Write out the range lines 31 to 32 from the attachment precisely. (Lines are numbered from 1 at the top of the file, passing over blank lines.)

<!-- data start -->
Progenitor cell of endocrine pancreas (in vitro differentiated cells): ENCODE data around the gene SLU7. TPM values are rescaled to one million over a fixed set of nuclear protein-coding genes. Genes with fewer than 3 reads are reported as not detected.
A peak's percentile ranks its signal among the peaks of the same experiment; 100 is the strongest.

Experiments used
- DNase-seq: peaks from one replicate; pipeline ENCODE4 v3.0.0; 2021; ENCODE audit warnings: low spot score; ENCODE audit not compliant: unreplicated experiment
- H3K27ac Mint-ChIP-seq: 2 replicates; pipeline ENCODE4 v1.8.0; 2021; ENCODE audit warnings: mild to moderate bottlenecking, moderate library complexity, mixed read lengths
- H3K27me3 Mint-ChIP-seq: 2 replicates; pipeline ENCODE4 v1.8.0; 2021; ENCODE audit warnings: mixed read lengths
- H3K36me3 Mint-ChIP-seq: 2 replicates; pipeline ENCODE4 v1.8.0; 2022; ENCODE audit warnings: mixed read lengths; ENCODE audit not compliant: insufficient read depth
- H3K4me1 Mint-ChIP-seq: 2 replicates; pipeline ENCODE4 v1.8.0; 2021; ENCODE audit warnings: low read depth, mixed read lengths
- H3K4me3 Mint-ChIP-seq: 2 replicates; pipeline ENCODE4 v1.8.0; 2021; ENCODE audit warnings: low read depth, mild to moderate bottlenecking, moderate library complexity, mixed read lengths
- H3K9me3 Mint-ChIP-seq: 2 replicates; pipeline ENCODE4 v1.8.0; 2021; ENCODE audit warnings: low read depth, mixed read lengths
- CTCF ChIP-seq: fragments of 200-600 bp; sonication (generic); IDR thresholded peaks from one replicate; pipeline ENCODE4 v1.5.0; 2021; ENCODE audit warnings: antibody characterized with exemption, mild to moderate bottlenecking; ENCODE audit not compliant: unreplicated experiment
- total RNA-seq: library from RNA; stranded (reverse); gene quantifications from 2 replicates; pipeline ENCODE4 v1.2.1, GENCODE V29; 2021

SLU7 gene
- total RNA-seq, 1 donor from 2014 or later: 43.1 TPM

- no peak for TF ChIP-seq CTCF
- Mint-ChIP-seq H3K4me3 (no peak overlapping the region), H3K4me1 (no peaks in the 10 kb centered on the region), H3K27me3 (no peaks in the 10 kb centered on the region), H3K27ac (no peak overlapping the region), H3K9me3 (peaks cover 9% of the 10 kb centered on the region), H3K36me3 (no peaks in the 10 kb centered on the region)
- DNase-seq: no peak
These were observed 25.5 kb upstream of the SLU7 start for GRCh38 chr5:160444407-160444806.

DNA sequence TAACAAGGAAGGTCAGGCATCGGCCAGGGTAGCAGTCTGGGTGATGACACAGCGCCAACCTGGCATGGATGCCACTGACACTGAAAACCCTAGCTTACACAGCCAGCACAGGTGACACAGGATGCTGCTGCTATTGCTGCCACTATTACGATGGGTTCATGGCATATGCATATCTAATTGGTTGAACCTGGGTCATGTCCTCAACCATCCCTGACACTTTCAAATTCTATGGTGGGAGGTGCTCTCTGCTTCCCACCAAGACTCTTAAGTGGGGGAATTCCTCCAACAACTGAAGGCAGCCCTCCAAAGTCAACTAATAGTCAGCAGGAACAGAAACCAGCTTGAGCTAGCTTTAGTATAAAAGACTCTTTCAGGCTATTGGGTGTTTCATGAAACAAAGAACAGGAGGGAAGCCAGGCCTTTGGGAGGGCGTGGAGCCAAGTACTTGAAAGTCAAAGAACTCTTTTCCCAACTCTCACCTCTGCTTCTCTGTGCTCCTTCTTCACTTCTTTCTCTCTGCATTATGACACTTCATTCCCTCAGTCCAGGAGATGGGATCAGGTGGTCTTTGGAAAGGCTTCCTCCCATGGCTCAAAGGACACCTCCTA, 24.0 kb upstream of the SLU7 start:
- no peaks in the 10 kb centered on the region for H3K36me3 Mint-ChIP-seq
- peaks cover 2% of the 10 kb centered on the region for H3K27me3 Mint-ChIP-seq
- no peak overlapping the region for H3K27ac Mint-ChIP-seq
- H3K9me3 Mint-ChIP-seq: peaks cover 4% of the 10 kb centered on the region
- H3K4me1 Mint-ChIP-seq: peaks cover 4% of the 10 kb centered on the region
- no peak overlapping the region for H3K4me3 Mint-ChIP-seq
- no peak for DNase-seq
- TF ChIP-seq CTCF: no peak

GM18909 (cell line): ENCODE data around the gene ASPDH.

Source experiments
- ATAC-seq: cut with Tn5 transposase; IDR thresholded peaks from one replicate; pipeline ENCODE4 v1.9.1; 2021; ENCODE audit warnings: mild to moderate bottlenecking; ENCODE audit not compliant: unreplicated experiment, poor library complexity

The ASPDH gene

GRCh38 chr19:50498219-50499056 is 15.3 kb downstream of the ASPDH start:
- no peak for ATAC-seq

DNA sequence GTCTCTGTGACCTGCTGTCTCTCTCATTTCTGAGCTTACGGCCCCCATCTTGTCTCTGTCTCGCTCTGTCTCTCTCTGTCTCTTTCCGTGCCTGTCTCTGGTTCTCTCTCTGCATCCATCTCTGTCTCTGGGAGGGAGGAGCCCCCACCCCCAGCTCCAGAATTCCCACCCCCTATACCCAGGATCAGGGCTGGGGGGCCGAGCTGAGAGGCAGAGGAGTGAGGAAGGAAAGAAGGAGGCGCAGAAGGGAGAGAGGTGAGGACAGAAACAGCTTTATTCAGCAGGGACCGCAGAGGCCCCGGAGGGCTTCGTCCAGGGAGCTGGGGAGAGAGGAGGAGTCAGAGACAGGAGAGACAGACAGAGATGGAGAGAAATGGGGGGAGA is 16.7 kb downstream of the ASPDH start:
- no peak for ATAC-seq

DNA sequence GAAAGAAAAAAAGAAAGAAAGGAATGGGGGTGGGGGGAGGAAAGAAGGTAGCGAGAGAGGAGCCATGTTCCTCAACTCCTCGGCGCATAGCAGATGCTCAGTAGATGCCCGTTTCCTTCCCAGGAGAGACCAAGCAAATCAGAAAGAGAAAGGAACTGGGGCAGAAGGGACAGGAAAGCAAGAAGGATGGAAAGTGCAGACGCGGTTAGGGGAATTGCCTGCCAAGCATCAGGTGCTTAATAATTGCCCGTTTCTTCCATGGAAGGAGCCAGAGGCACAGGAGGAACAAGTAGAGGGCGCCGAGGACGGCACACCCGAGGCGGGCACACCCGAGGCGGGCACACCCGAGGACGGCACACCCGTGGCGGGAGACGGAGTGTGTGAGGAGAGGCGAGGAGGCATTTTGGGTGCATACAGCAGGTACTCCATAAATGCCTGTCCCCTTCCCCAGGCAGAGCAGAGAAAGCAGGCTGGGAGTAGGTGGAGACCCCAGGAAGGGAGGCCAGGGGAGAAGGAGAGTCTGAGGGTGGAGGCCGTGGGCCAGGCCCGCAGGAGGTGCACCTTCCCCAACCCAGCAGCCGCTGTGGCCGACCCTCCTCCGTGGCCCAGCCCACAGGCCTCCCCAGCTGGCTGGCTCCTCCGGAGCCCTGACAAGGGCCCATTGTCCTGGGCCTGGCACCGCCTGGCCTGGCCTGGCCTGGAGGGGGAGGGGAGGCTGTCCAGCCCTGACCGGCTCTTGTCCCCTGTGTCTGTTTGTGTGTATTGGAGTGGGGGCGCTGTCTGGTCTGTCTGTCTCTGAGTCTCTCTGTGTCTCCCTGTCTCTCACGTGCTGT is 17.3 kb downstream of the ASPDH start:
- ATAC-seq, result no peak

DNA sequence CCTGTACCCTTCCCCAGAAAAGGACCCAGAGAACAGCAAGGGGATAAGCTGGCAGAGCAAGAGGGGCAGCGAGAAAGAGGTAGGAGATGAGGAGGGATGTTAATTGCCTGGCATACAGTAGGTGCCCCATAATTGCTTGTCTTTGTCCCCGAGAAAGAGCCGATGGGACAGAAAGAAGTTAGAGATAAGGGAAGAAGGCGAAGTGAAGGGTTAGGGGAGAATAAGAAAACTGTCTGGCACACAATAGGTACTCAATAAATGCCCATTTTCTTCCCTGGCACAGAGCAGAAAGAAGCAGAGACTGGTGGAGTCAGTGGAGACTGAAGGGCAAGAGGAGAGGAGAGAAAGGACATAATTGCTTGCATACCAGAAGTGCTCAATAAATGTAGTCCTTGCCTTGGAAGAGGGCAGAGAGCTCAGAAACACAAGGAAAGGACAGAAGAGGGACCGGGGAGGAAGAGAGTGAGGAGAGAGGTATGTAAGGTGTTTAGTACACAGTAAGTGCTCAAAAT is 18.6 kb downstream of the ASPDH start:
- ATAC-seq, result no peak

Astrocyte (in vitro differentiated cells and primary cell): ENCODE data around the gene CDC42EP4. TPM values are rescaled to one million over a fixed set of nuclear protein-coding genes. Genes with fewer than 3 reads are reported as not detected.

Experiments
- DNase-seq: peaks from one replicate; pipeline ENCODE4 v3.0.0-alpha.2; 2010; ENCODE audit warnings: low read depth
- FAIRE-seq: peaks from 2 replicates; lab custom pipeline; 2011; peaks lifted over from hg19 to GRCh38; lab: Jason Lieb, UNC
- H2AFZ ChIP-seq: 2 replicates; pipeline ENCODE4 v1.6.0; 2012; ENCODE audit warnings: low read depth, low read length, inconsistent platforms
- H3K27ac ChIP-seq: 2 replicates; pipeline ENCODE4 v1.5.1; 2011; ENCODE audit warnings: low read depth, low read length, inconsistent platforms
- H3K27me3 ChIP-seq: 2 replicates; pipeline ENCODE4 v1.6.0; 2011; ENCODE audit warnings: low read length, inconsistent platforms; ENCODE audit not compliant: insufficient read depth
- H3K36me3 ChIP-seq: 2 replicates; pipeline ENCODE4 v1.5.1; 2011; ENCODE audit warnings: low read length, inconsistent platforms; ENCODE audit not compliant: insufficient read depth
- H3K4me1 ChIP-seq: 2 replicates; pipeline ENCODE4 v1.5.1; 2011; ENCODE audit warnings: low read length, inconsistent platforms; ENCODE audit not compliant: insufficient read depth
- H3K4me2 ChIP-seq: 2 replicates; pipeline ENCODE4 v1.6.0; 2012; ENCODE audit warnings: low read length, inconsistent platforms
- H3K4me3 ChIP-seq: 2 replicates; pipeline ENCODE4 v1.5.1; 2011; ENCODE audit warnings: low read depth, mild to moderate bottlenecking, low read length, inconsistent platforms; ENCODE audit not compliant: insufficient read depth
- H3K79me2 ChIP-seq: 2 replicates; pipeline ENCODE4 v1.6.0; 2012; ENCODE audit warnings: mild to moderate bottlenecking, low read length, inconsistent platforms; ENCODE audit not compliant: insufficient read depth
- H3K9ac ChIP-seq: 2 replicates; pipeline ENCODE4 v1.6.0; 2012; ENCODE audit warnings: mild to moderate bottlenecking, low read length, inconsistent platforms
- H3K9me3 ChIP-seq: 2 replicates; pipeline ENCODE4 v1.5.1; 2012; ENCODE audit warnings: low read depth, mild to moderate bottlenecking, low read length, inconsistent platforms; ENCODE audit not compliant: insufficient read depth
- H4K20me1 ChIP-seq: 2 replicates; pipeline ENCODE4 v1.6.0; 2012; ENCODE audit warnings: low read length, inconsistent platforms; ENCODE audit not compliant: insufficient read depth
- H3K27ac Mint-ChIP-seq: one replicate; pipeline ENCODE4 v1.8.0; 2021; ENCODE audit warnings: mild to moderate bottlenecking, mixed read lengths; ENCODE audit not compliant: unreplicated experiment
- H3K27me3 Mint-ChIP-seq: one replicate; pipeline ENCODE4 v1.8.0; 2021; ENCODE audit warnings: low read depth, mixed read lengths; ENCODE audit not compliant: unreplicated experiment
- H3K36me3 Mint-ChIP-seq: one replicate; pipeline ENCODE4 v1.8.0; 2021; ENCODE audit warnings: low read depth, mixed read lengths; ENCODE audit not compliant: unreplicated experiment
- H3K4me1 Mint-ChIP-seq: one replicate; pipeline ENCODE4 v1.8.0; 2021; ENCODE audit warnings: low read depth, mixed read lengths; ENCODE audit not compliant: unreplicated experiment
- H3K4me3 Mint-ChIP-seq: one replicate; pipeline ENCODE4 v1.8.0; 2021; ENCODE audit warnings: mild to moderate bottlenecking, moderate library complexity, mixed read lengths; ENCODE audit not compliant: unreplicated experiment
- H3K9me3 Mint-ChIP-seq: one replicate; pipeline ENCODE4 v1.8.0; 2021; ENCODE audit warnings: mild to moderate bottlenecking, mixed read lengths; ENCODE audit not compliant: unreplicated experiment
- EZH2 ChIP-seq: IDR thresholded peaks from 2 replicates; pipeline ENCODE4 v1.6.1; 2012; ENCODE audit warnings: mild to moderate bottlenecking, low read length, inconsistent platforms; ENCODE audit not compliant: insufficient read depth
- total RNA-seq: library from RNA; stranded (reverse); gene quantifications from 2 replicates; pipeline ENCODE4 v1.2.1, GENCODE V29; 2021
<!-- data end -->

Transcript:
The ASPDH gene

GRCh38 chr19:50498219-50499056 is 15.3 kb downstream of the ASPDH start: